To the delight of many motorists, the British Parking Association (BPA) has recently published a revised code of practice for parking which prevents carparks from penalising motorists who make a mistake when typing vehicle details.

The revised code also contains guidance on grace periods and self-ticketing, as well as motorist keying errors, in the hopes that this will ensure Approved Operator Scheme (AOS) members are delivering a high standard of service for motorists.

The keying errors identified in the revised code are categorised into major and minor keying errors. Minor keying errors are identified as one letter or number incorrect or letters and numbers in the wrong order, while major keying errors have multiple number and letter keying errors, only the first three digits  have been recorded or a completely incorrect registration number is used.

Head of BPA business operations Steve Clark said, “We recognise that genuine mistakes can occur, which may result in a parking charge being issued even when a motorist can demonstrate they paid for their parking. In recognition of this we have further clarified the situation for all parties.”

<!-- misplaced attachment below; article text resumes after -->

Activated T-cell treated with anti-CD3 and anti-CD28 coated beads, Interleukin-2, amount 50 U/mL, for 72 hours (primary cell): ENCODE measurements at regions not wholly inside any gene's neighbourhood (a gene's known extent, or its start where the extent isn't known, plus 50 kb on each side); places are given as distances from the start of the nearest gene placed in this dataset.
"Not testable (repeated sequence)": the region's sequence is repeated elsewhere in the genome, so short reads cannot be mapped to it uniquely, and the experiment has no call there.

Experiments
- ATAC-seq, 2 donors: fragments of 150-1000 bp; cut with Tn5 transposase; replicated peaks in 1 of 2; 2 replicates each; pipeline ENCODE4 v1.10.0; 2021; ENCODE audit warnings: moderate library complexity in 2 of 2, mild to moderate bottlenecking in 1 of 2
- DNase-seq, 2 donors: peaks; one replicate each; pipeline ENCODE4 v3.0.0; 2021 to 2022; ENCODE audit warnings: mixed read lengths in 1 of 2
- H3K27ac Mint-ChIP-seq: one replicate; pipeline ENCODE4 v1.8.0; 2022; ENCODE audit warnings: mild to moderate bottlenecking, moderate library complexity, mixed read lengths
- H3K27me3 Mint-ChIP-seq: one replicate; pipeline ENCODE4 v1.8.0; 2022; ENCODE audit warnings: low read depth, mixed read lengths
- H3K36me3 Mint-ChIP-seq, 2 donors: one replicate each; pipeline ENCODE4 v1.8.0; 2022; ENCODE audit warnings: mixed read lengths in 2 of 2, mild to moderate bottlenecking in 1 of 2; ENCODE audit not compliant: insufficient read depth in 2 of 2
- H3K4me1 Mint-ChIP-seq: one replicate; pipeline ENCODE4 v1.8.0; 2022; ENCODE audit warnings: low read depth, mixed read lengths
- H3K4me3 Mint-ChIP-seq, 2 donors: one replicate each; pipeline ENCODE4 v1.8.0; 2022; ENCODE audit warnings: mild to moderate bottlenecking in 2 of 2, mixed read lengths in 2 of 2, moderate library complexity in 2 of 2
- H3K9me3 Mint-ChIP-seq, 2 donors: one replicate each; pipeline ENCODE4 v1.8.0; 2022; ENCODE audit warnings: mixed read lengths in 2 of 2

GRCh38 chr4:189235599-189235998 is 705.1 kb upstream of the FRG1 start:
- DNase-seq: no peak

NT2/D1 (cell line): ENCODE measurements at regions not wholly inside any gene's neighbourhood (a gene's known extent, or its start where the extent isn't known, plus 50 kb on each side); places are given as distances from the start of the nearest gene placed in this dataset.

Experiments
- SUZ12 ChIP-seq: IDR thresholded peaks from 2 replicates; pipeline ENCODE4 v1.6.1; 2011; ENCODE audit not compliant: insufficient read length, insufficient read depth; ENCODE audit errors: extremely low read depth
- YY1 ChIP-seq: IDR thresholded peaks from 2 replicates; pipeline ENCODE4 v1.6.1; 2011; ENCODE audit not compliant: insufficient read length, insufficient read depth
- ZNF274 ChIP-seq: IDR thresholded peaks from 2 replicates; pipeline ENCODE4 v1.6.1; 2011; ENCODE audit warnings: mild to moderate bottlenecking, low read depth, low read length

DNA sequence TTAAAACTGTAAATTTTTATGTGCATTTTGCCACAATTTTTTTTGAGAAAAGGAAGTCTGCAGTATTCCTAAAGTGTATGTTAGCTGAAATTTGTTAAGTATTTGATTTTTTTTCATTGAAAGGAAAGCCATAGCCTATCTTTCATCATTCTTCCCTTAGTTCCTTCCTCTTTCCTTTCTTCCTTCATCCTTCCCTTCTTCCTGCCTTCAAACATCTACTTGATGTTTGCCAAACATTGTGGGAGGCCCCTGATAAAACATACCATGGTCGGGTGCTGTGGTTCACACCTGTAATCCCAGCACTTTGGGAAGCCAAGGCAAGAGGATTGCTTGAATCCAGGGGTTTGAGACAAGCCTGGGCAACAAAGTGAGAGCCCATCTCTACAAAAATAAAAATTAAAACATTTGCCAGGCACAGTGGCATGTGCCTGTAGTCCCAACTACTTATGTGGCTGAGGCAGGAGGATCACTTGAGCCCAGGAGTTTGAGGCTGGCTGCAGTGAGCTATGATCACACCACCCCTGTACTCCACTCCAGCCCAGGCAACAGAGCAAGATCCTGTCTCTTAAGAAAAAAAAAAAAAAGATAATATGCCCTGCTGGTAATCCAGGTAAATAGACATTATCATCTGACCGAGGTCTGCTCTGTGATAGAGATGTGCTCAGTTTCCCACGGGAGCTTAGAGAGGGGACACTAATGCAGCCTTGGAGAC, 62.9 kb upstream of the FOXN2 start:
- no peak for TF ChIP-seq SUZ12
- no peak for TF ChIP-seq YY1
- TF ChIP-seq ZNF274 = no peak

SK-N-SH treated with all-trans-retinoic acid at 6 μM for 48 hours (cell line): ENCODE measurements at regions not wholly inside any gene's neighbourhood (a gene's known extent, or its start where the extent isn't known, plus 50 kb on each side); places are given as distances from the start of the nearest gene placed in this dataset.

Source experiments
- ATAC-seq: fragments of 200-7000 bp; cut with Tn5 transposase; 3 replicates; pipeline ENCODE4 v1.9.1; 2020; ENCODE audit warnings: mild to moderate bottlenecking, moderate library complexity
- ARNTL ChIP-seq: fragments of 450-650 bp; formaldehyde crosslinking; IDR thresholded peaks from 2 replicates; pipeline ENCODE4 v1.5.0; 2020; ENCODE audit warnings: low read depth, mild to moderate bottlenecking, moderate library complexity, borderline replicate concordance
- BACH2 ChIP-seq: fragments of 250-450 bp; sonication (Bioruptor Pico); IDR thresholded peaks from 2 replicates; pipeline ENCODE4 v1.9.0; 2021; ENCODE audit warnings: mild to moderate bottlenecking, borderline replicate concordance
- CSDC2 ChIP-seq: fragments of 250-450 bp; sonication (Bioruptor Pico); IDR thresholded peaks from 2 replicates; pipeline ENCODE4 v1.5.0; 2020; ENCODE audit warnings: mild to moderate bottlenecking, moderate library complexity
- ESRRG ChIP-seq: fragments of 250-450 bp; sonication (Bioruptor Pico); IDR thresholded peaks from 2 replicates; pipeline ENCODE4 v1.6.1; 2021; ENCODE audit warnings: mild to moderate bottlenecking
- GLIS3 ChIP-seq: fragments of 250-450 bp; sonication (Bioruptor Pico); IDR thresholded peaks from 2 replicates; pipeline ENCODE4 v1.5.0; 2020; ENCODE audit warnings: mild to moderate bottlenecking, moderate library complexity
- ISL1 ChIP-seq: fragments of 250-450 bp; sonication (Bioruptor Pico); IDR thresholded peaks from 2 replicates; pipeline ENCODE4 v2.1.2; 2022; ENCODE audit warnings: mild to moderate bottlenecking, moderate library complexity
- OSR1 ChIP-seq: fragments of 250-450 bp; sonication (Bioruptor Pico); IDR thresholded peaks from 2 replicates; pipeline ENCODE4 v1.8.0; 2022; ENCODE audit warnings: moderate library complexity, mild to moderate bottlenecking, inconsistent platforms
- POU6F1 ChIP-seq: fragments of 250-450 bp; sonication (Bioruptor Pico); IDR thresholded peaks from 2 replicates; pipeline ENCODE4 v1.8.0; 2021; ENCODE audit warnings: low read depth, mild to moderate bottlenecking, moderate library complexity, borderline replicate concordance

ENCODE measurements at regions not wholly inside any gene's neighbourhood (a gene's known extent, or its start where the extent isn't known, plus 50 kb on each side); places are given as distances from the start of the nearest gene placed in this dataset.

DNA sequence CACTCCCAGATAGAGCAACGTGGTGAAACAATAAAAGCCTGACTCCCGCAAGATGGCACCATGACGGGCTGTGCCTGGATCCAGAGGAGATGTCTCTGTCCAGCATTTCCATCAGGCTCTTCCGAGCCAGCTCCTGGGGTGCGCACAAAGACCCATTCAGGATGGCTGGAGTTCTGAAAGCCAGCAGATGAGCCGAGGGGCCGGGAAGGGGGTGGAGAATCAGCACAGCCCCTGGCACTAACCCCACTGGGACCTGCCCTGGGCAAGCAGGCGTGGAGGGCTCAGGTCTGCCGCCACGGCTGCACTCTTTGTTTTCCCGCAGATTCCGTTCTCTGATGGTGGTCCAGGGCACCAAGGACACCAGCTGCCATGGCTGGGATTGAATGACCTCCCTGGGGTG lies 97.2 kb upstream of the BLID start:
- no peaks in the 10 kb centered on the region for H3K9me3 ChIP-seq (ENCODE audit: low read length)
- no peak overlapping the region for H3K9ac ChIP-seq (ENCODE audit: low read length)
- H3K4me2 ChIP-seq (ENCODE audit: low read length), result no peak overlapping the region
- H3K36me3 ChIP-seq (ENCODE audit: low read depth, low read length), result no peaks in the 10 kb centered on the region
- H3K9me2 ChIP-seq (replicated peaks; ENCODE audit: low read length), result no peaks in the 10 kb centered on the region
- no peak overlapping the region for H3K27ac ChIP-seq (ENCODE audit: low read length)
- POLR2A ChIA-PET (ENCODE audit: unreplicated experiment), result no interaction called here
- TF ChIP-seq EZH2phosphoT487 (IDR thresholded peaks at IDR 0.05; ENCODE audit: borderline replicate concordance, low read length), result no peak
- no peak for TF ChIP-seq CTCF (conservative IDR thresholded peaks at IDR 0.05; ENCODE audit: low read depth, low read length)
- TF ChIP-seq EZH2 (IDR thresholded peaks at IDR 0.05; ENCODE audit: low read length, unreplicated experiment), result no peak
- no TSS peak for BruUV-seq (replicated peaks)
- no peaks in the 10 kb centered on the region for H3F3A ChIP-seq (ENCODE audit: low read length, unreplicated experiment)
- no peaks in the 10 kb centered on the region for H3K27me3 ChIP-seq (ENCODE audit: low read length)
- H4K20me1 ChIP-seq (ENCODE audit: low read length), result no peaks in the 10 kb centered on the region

He added: “Motorists will still need to appeal, but we expect our members to deal with them appropriately at the first appeal stage.”

It is hoped that the revised code will improve clarity for both motorists and adjudicators on issues like keying errors, which previously have been costly mistakes.

John Gallagher, Lead Adjudicator at Parking on Private Land Appeals (POPLA) expanded on this, stating: “The introduction of a section on keying errors, requiring parking operators to cancel Parking Charge Notices in certain circumstances and reduce the amount to only administration costs in others, is particularly welcome.”

The addition to the code, based on feedback given to the BPA means that POPLA adjudicators will be able to make decisions on keying errors without referring to the operator, in order to improve the process of appealing fines and managing them.

Gallagher concluded: “We would like to thank the BPA for listening to our feedback on this and other issues – and involving us in ongoing discussions on the best way to ensure a fair system that protects motorists.”

While motorists will still have to appeal fines, it is hoped that the introduction of the revised code will mean that appeals are dealt with at the first stage of the process, rather than being allowed to escalate.